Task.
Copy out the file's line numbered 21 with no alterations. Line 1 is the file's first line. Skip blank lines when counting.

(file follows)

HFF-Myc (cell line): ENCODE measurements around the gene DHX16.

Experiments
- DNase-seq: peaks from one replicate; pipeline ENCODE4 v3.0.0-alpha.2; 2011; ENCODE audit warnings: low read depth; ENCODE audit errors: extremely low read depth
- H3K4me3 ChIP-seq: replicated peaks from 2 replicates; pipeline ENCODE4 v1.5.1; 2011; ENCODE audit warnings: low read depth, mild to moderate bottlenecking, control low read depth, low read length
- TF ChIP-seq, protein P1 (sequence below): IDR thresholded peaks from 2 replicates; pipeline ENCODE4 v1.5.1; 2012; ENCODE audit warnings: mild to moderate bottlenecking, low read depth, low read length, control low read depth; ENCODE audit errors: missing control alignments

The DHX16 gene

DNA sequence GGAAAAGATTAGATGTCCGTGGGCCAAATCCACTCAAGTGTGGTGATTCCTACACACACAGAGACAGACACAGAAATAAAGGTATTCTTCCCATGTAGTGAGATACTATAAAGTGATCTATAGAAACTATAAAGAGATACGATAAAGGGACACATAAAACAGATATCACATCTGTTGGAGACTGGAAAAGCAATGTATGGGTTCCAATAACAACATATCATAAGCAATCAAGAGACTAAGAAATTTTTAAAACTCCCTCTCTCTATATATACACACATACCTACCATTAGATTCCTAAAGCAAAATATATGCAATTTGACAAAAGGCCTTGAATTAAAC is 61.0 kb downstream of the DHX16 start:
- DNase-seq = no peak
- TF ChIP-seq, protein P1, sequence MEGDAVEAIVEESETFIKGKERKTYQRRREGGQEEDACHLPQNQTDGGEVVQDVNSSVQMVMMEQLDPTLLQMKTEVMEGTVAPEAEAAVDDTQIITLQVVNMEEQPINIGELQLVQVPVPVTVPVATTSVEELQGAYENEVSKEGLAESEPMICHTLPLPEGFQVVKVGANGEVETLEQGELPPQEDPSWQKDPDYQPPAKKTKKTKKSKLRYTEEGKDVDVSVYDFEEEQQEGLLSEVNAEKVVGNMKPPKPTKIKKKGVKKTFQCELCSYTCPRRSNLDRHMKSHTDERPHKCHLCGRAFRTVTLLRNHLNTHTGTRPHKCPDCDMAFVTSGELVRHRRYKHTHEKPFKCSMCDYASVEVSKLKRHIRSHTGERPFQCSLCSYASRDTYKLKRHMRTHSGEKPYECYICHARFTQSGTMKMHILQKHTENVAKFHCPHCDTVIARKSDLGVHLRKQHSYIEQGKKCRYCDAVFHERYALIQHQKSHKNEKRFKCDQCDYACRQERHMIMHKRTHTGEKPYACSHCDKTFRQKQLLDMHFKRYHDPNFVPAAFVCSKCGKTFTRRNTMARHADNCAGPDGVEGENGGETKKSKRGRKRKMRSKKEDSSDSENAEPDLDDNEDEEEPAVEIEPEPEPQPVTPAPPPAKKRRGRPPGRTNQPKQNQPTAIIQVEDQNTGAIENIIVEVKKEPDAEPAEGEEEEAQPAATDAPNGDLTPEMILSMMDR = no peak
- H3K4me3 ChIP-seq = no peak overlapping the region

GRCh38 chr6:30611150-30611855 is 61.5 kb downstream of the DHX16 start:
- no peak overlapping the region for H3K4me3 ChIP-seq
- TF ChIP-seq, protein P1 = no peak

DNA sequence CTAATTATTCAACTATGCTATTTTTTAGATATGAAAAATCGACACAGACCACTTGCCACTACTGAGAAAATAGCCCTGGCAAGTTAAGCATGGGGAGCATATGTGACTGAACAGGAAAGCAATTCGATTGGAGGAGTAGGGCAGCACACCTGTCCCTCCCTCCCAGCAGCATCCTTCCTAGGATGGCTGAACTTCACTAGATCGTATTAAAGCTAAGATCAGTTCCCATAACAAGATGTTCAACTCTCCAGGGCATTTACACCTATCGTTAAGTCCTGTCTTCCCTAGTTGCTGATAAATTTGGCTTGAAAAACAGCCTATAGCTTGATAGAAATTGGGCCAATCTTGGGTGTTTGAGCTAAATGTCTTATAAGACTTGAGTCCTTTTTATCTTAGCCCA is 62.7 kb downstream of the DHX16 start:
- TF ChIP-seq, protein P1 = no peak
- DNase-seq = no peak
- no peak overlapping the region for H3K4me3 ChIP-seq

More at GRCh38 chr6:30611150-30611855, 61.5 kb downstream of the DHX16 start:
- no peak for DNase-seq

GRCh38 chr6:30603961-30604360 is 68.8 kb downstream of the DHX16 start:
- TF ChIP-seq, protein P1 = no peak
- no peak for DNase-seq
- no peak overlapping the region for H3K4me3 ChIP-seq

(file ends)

- TF ChIP-seq, protein P1 = no peak